Both mornings, of the Horse Progress Days, I noticed there were a lot of Amish children driving pony carts toward the event. I wasn't too surprised because it is a rather common thing in Amish communities ... but it did seem like more pony carts than I would expect to see.
When the event began I soon realized why all the pony carts. Both mornings started with local Amish children driving their ponies out into a field while us adults stood in a circle and watched. In the photo below, you can see them lining up with their little carts waiting for their turn. Some of the drivers were really young, (under five) but they usually had an older sibling along to help, (the older sibling may have been seven.)
An Amish boy came riding in on a mama pony with a pony-foal at her heals. The foal had a miniature rider on board, a doll dressed like a little Amish boy. (It may have been the pony-foal in the top photo.) That little foal ran in circles around its mama with its miniature rider and all of us laughed until our bellies ached. An adult Amishman ran in circles after the pony-foal to try and catch it and we laughed even harder!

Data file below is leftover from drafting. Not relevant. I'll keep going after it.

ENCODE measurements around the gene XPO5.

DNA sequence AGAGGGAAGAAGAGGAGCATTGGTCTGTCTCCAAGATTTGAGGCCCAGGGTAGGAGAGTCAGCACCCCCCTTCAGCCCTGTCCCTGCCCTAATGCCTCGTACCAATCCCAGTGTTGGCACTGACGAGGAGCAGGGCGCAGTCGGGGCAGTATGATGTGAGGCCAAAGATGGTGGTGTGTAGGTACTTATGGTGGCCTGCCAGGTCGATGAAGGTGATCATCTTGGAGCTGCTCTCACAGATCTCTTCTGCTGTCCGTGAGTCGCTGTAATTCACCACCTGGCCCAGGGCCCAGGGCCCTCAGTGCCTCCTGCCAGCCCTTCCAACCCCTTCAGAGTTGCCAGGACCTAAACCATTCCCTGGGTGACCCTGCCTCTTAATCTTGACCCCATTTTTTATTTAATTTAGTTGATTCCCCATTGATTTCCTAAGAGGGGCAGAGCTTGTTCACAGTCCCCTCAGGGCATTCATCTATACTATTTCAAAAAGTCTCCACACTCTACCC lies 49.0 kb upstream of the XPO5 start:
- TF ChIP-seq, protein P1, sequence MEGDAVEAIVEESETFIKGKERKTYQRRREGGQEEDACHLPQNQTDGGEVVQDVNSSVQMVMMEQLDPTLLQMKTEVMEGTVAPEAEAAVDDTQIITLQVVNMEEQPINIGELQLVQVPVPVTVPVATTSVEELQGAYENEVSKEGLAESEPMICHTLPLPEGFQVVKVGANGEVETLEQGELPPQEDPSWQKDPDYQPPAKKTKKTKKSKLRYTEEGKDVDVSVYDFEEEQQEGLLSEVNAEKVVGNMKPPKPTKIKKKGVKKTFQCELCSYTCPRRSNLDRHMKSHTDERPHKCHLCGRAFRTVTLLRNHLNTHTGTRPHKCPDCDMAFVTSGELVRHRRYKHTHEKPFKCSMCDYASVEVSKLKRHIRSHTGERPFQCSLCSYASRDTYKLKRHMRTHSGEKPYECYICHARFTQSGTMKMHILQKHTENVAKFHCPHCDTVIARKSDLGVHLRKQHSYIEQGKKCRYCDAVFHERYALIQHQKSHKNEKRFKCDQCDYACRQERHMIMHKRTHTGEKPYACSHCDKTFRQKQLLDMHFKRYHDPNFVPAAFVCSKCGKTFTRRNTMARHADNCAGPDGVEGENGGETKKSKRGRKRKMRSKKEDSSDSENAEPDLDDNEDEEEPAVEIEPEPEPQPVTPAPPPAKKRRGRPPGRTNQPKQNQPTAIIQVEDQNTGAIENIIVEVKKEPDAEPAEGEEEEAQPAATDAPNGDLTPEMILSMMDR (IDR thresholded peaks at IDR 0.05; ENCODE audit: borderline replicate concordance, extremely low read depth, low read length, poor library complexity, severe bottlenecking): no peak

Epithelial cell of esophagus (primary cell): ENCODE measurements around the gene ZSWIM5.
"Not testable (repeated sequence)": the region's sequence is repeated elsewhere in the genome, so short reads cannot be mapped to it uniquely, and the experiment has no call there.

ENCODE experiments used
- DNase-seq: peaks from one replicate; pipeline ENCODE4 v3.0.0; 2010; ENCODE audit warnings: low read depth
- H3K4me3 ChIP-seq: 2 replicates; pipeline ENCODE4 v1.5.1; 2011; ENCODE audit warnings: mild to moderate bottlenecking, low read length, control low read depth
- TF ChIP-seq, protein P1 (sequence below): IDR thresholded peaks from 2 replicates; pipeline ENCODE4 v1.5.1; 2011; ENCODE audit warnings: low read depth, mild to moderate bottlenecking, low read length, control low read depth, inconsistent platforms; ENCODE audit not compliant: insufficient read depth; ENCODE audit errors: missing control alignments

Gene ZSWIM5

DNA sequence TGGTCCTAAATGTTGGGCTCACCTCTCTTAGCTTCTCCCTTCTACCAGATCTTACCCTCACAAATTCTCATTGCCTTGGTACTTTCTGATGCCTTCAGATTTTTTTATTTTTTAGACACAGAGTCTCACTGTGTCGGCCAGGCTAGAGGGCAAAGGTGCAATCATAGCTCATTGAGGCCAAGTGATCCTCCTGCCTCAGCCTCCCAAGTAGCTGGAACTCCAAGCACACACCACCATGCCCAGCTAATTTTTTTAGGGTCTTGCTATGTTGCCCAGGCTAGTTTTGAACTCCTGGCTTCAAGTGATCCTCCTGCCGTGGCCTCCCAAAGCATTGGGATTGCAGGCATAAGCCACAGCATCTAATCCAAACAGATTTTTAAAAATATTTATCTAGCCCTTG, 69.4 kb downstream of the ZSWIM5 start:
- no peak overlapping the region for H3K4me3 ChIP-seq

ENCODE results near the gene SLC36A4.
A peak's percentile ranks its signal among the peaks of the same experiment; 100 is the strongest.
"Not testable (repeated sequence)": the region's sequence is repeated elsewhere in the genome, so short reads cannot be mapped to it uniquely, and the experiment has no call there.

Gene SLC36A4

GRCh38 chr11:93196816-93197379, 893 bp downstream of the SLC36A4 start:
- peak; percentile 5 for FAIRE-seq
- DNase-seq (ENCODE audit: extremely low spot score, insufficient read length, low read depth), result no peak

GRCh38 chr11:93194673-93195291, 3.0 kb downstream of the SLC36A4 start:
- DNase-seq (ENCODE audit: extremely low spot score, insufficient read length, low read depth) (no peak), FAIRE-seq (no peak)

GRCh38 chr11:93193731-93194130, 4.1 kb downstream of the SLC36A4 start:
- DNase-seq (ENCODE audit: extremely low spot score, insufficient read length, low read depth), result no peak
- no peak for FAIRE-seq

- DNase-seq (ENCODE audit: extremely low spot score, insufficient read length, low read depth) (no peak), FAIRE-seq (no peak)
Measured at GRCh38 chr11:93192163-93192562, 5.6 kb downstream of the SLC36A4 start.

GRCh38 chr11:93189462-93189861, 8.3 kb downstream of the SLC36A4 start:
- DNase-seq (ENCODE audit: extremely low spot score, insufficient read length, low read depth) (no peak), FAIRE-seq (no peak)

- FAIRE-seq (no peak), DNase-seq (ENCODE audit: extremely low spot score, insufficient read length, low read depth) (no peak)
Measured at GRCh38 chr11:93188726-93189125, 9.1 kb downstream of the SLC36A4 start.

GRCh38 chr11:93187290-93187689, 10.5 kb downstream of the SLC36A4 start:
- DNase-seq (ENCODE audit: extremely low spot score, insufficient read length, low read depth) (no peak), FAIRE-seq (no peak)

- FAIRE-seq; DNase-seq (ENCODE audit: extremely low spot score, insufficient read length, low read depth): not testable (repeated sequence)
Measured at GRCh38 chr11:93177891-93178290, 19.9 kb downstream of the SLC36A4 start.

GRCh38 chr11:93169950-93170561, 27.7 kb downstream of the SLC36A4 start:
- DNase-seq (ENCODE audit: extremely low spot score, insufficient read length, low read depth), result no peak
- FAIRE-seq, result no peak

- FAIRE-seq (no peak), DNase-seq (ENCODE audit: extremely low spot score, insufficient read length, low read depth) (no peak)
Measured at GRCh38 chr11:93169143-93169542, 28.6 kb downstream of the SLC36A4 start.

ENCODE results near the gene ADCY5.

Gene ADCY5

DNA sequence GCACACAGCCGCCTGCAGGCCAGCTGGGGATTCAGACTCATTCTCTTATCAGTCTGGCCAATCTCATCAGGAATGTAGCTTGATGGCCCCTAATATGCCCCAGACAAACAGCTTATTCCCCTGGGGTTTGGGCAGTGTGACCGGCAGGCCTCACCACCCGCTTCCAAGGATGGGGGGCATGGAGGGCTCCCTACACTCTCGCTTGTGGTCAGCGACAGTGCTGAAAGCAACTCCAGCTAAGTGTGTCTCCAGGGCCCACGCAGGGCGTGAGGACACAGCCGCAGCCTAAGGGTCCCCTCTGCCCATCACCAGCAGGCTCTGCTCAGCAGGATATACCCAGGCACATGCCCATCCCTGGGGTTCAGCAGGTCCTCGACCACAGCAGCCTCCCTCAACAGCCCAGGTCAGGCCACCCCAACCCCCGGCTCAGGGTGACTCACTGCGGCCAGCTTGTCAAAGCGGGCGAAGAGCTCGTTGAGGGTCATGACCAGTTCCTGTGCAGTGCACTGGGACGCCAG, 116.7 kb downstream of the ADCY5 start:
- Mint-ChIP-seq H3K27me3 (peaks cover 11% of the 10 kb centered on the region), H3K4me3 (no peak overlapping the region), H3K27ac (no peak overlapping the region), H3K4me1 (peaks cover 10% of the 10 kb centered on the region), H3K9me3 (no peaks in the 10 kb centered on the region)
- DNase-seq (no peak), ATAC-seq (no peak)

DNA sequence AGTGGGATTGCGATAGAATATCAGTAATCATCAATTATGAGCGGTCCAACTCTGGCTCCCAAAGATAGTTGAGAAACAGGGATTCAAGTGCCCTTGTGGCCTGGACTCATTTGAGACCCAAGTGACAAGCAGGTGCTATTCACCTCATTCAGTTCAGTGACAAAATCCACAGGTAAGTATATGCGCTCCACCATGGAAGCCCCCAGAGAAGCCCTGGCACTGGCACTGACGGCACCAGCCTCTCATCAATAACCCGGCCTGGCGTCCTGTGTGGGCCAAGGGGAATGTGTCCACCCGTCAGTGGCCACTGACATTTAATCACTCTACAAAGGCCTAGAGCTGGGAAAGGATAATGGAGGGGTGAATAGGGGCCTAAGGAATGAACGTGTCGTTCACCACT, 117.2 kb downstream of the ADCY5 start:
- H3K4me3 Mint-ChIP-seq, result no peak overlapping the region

During this two-day event, hundreds of Amish families passed by my "book selling table" most of the children noticed my large toy horse. Many of those children wanted to look at it closer and some wanted to pet its mane and tail. One very pleasant family came by, and the daddy held a little boy about 16 months old. He pointed and said something in Dutch, Mama interpreted for me, "He said,'There's another horse!'" They were such friendly people I took the liberty to say, "I'm surprised at how much Amish children love horses. I thought everyday use would cause them to loose interest." The daddy told me, "Every time we hitch up a horse to go somewhere, he (the toddler) has to pet the horse before we go!"
Many young Amish boys stopped by and looked at the covers of my books for a long time. I asked them if they wanted a bookmark but they usually didn't take one, until someone taught me how to ask in Pennsylvania Dutch, then almost every one smiled, took a bookmark and said, "Thank you" in English.
It seemed fitting, that as I was leaving the event I saw these little girls walking their pony.